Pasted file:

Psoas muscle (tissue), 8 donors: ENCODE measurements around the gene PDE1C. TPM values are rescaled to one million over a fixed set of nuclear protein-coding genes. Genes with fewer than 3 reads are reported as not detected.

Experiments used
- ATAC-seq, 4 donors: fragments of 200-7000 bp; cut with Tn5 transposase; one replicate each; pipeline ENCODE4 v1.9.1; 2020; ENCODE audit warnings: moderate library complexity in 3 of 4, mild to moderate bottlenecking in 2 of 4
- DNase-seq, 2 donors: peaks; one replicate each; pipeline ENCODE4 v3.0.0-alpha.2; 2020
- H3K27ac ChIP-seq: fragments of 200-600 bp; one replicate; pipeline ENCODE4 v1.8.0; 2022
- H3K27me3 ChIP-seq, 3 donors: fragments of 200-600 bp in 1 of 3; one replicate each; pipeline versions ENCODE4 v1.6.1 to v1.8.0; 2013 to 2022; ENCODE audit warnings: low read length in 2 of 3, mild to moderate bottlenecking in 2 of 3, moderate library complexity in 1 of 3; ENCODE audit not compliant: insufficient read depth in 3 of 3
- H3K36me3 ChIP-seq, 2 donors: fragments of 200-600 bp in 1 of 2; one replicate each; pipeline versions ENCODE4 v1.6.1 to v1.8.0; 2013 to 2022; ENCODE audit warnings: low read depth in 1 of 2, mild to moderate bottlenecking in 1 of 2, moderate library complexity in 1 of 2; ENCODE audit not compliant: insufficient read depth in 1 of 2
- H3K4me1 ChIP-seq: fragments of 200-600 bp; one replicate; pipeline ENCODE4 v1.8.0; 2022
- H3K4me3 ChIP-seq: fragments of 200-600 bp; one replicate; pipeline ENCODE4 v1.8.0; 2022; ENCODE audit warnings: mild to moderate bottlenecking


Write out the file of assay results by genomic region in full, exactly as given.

Psoas muscle (tissue), 8 donors: ENCODE measurements around the gene PDE1C. TPM values are rescaled to one million over a fixed set of nuclear protein-coding genes. Genes with fewer than 3 reads are reported as not detected.

Experiments used
- ATAC-seq, 4 donors: fragments of 200-7000 bp; cut with Tn5 transposase; one replicate each; pipeline ENCODE4 v1.9.1; 2020; ENCODE audit warnings: moderate library complexity in 3 of 4, mild to moderate bottlenecking in 2 of 4
- DNase-seq, 2 donors: peaks; one replicate each; pipeline ENCODE4 v3.0.0-alpha.2; 2020
- H3K27ac ChIP-seq: fragments of 200-600 bp; one replicate; pipeline ENCODE4 v1.8.0; 2022
- H3K27me3 ChIP-seq, 3 donors: fragments of 200-600 bp in 1 of 3; one replicate each; pipeline versions ENCODE4 v1.6.1 to v1.8.0; 2013 to 2022; ENCODE audit warnings: low read length in 2 of 3, mild to moderate bottlenecking in 2 of 3, moderate library complexity in 1 of 3; ENCODE audit not compliant: insufficient read depth in 3 of 3
- H3K36me3 ChIP-seq, 2 donors: fragments of 200-600 bp in 1 of 2; one replicate each; pipeline versions ENCODE4 v1.6.1 to v1.8.0; 2013 to 2022; ENCODE audit warnings: low read depth in 1 of 2, mild to moderate bottlenecking in 1 of 2, moderate library complexity in 1 of 2; ENCODE audit not compliant: insufficient read depth in 1 of 2
- H3K4me1 ChIP-seq: fragments of 200-600 bp; one replicate; pipeline ENCODE4 v1.8.0; 2022
- H3K4me3 ChIP-seq: fragments of 200-600 bp; one replicate; pipeline ENCODE4 v1.8.0; 2022; ENCODE audit warnings: mild to moderate bottlenecking